Brocade’s Virtual Cluster Switching (VCS) architecture automates the detection and configuration of switches within a data center fabric. Based on the draft TRILL specifications, VCS applies Brocade’s lineage in Fibre Channel storage networks to the challenges of the data center fabric. VCS is currently available in a single product line, the VDX 6720, in a fixed-configuration form, with models that support from 12 to 60 10 GbE ports. Brocade has plans for higher capacity, chassis-based VDX switches on its roadmap.

Cisco System’s vision of a data center fabric encompasses its Unified Computing System (UCS) servers, firewalls and even WAN optimization. On the networking side, Cisco's data center fabric vision includes FabricPath, often described as a superset of TRILL. FabricPath is available in Cisco’s Nexus switches and powers low-latency, any-to-any connectivity within the data center. Cisco promises support for the TRILL standard once ratified, but suggests that its data center networking products will operate in either a FabricPath or TRILL compatibility mode. Switches available today from Cisco run the gamut from the top-of-rack Cisco Nexus 2000 Series Fabric Extenders to the large Nexus 7000 chassis. Cisco was an early entrant to the market with FabricPath, but the vendor’s data center fabric vision continues to evolve. The company is rumored to be working on a new data center fabric architecture, codenamed Jawbreaker, which will offer an even flatter network than FabricPath can provide.

Extreme Networks’ Open Fabric takes advantage of the switch vendor’s early foray into 40 Gb Ethernet to provide high-speed uplink ports between data center switches. Rather than choosing sides and adopting one of the pre-ratified standards like TRILL, Extreme’s current design uses M-LAG to get around the spanning tree problem and provide multiple active links between switches. Extreme’s products go from the top-of-rack Summit X670 to the top-end BlackDiamond X8, all of which feature 40 Gb uplink and M-LAG support.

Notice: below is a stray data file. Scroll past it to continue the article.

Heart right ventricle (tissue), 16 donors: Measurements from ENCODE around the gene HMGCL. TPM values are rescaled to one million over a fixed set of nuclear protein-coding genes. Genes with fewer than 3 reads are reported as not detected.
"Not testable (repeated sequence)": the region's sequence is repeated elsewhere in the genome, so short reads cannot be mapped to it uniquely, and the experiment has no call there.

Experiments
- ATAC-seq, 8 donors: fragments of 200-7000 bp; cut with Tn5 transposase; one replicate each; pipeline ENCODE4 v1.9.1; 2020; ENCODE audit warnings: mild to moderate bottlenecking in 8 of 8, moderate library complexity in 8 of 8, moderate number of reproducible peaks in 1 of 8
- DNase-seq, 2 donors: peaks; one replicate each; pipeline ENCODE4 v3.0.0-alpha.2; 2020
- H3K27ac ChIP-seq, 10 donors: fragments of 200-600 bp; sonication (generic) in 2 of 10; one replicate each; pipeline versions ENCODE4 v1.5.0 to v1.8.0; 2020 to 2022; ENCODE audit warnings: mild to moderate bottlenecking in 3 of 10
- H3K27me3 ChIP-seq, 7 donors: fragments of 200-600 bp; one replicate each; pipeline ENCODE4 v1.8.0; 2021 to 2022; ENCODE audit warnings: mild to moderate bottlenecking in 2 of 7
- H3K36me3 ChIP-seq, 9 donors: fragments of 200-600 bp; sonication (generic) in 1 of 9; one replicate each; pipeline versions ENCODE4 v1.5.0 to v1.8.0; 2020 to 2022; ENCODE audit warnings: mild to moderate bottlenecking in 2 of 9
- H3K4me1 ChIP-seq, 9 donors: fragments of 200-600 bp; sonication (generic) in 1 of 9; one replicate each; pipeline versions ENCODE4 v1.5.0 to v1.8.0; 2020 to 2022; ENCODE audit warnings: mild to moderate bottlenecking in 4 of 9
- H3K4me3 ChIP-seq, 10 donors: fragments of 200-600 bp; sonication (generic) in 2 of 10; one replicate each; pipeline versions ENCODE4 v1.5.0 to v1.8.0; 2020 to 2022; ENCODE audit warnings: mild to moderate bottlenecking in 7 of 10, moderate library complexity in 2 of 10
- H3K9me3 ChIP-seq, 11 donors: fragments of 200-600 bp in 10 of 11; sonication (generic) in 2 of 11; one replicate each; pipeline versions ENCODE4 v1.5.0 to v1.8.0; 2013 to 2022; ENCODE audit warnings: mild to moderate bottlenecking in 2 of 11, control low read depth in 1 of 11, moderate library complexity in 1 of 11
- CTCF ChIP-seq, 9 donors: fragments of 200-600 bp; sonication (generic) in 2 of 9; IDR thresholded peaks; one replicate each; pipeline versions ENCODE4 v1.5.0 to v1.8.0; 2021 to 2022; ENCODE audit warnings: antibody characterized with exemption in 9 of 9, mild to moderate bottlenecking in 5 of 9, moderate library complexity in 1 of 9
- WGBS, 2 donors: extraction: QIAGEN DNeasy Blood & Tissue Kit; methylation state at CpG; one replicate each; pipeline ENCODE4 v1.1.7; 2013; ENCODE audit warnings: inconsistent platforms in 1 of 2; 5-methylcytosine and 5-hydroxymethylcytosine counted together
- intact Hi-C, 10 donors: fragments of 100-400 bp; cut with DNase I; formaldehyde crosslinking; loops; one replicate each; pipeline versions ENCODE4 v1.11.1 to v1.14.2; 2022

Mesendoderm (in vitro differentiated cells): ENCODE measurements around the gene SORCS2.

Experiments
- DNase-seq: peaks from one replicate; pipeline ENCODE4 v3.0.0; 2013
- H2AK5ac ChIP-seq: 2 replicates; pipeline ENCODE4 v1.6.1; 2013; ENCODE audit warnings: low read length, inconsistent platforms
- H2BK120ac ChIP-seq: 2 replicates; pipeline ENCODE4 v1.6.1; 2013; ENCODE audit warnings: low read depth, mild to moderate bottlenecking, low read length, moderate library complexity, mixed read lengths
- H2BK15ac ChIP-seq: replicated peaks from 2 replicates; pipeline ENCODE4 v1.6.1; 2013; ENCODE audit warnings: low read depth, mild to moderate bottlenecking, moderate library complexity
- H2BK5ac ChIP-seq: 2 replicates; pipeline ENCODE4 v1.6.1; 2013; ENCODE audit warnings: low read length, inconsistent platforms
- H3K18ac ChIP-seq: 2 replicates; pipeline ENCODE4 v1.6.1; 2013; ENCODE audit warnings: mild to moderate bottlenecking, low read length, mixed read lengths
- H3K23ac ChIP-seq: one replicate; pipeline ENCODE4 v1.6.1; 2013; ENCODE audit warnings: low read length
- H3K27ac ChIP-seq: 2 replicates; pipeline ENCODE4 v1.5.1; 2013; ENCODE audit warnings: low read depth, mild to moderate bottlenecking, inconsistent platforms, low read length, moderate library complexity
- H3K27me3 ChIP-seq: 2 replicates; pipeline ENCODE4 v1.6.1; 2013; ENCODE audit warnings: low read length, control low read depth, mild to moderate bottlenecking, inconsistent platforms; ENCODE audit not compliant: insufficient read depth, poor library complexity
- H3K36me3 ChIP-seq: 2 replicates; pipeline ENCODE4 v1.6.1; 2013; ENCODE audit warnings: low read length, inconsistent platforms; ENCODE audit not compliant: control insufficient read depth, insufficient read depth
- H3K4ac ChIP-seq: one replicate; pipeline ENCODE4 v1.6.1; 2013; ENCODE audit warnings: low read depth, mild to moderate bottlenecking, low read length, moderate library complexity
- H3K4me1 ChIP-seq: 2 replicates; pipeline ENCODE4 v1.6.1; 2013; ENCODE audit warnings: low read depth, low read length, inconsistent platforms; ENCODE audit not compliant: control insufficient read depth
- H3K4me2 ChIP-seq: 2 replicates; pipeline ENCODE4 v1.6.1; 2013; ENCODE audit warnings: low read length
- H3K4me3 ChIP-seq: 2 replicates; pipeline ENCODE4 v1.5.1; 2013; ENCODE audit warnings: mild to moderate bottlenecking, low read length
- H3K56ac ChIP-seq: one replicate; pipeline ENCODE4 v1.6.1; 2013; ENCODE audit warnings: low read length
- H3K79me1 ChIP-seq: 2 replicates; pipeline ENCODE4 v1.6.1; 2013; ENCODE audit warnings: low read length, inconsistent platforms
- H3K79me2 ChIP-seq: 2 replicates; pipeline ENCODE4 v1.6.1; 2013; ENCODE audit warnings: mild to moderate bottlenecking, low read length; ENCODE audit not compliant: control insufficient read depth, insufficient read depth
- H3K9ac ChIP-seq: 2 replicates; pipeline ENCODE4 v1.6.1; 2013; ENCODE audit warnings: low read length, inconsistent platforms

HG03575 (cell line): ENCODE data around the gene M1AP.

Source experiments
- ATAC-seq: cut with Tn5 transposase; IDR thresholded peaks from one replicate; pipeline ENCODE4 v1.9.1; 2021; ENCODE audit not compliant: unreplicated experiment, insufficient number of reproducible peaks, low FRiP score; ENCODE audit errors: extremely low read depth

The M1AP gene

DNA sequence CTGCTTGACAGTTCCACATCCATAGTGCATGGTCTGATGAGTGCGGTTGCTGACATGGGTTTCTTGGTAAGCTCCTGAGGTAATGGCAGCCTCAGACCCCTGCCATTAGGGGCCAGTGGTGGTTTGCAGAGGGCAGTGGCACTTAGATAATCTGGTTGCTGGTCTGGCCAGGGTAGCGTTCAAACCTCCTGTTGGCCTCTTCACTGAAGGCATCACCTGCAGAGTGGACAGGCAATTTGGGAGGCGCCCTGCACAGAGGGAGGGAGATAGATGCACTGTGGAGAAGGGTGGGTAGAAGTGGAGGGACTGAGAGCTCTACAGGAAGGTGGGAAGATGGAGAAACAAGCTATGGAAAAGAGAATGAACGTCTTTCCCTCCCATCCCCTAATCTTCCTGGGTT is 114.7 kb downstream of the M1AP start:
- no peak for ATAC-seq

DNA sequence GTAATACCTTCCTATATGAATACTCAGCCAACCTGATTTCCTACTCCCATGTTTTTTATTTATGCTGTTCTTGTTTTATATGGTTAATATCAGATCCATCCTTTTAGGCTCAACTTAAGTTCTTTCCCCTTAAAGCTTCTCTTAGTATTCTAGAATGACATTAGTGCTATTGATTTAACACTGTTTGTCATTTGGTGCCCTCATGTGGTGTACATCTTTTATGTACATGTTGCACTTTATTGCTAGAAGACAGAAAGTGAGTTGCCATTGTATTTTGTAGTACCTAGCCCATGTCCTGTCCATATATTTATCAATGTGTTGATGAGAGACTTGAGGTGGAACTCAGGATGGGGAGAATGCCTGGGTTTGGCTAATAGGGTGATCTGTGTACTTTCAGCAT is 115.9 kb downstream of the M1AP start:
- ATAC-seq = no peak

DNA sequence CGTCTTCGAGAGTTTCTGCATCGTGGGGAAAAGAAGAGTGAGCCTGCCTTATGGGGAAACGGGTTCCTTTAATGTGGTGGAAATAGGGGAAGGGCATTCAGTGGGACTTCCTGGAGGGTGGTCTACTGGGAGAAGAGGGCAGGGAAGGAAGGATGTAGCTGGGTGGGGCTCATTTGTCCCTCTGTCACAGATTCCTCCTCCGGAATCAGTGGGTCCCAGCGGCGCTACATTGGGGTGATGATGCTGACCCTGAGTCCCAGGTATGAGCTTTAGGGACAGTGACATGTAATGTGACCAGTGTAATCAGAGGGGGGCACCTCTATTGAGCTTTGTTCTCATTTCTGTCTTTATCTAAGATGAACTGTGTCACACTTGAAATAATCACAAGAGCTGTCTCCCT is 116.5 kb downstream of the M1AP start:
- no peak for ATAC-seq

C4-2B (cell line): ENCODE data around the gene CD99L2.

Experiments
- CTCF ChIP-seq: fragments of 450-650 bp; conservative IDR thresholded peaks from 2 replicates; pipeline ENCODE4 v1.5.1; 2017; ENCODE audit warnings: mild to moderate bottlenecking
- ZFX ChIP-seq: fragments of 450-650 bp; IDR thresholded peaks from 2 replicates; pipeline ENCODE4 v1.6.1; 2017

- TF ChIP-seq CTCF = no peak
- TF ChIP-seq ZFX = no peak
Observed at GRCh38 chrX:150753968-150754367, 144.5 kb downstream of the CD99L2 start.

Force10 Networks’ entry into the data center fabric market is based on TRILL.  Force10 offers a distributed core networking solution by linking together its z9000 top-of-rack switch. The z9000 is actually a 32-port 40 GbE switch.

To connect 10 GbE servers to the z9000, a 4-port breakout cable splits a single QSFP+ port into four 10 GbE ports. This allows the z9000 to ramp up to 128 server ports in a 2 RU form factor. For enterprises seeking even higher performance, Force10 also offers the z9512 chassis, which offers 4-port 100 GbE line cards as well as 8-port 40 GbE and 40-port 10 GbE options. With TRILL as a roadmap item for this core switch, the z9512 could raise the bandwidth stakes in the data center fabric market.

Juniper Networks' data center fabric, known asQFabric, is a set of products that function together as a logical switch. To accomplish this, Juniper physically separates  the control and data planes. Top-of-rack QFX3500 switches function like line cards to the management interface. Juniper uses dedicated fiber connections between these QFabric switches and a central midlplane device, the QF/Interconnect.  Finally, the QF/Director serves as an out-of-band supervisor engine for the solution.   Juniper claims that the QFabric solution flattens the data center network down to a single tier, taking the management complexity out of fabric administration. Although the QFX3500 switch is available now, Juniper won't release the other elements of the architecture until the latter half of 2011.

Building a data center fabric: Limited interoperability

While some networking vendors are touting the use of open standards in their data center fabric architectures, they have based their initial offerings on pre-ratified standards and require homogeneous environments. While most vendors have promised standards-based compatibility within their data center fabric portfolios, all of them concede that such compatibility modes will likely not operate as efficiently as their enhanced versions. Network administrators will have to weigh the potential risks of vendor lock-in with the performance that a vendor’s solution can provide.

“A data center fabric is a significant change to the network, and enterprises should do their homework and evaluate a number of vendor offerings before making a decision, “said Zeus Kerravala, senior vice president and distinguished research fellow at Yankee Group. “Defaulting to the incumbent network vendor might not be the best choice.”

Dig deeper on Data Center Network Infrastructure

Pro+

Features

Enjoy the benefits of Pro+ membership, learn more and join.

0 comments

Oldest 

Forgot Password?

No problem! Submit your e-mail address below. We'll send you an email containing your password.

Your password has been sent to:

-ADS BY GOOGLE

SearchSDN

SearchEnterpriseWAN

SearchUnifiedCommunications

SearchMobileComputing

SearchDataCenter

SearchITChannel

Close